This archived article was written by: Nathan Manley
Like they say, it’s all in the name. Bennifer, Brangelina, and the not so popular Albaham. So naturally USU Eastern’s favorite thespian power couple deserves a similar portmanteau.
Wilford Woodruff and his sweet, little, Scottish wife, Bethany, achieved certain celebrity status on campus, despite never gracing us on the silver screen. But after spending time with them, this fantasy could some day turn into a reality. Given the opportunity, of course.
Anyone who’s met Willy knows he needs no introduction. A true-blue Price boy born and raised, and other than serving a two-year mission in South Africa for the LDS Church, it’s the only place he knows.
Contrary to what some think, that’s not necessarily a bad thing. Willy is down to Earth and has a good head on his shoulders, regardless of its size at times.
Ringing true of most politicians, USU Eastern’s former student body president is typically loud and very outspoken. The difference is, one actually want to be friends with Willy after spending a few minutes with him because of his charisma and unique personality. His natural magnetism serves him well, opening doors and leading him down paths, which ultimately changed his life. One of those came from his association with Todd Olsen, student government advisor for the duration of Willy’s presidency.
Olsen shared responsibilities with the theatre department alongside Dr. Cory Ewan. During the production of “Dead Man’s Cell Phone,” despite having no prior acting experience, Olsen insisted on using Willy to run the fly system.
Behind the scenes, Ewan coaxed Willy to tryout for the role of Thomas Jefferson in the upcoming play “1776” by filling his head with the delusion of an uncanny appearance to our founding father. Fate denied Willy the chance to portray Jefferson, but was instead awarded the part of Richard Henry Lee.
Nevertheless, being a smaller role for his acting debut, Willy’s performance stole the show with his stage presence and comedic timing. He was hooked. The bug bit him hard and he fell in love with the stage because of that role. But it was a different love that blossomed during the production of “1776.”
Regardless of how long you’ve lived in Price, at some point you probably asked yourself, “how did I end up here?” I’m willing to wager that most of you did not come by way of Scotland. So why would somebody move away from such an exotic place? What would drive someone to leave an island of green and luscious rolling hills in exchange for an otherwise high desert place? We presumptively all have different answers, but to my surprise Bethany’s motivation for the drastic change from Scotland to Utah was religious.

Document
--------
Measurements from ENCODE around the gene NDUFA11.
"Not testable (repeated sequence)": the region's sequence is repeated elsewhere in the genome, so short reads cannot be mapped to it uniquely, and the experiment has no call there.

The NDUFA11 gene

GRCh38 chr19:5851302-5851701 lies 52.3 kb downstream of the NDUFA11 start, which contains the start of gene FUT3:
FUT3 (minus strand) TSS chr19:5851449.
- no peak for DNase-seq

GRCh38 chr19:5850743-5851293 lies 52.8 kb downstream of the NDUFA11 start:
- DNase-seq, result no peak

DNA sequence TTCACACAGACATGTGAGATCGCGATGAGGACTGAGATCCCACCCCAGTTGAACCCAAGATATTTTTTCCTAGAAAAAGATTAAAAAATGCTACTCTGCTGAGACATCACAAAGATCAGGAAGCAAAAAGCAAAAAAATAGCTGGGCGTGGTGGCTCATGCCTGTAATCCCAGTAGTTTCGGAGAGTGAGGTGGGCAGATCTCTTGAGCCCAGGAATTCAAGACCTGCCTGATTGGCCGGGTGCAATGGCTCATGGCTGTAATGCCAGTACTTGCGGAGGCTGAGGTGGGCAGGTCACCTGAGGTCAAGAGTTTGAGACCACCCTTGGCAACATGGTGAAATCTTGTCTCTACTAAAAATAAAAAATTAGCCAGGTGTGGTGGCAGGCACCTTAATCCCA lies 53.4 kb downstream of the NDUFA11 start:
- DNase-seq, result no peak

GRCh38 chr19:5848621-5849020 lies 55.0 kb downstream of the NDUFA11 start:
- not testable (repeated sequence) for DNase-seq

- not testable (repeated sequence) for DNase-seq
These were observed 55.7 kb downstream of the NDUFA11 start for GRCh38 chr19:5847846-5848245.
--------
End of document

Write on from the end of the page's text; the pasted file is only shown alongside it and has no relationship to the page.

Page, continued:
Unlike those throughout the veins of history who were persecuted and driven from their homeland due to religious persecution, she wasn’t. As a member of the LDS Church in Scotland, you’re very much a minority and she simply yearned to be around more of those who shared her same beliefs and standards.
She became friends with an Emery County boy serving an LDS mission in Scotland, who convinced her to move here. Other than talking to him, she had little exposure to the area. But she did use Google Maps and McDonalds on Main Street being the highlight, wasn’t let down when she arrived.
Bethany integrated quickly enrolling at what was then CEU, and became involved with the theatre department. She’s known since she was a wee lass that she wanted to act. She grew up singing and playing the saxophone. With that background, she prefers singing roles. One thing is for certain, musicals or not, the girl’s an actress and theatre is her passion.
Unfortunately, the production had started on “1776” by the time she arrived in Utah, forcing her to play the part of an audience member. During rehearsals, she noticed a fellow ginger on stage, playing Richard Henry Lee, and she was quite taken with him.
Obviously everyone knows what happened next, and the rest as they say is history. But marriage hasn’t slowed them down in getting parts in the theatre department.
They’ve continued to star in plays on campus, even landing some lead roles. Most recently “Romeo” and “Juliet” of William Shakespeare’s “Romeo & Juliet.”
But like all good things, they must come to an end, and time is running out to see them on-stage at USU Eastern. Bethany and Wilford are moving on to greener pastures soon.
They’ve played an intrical part in the theatre department and will be missed. Maybe someday the couple will take over the Hollywood scene like they’ve done at USU Eastern.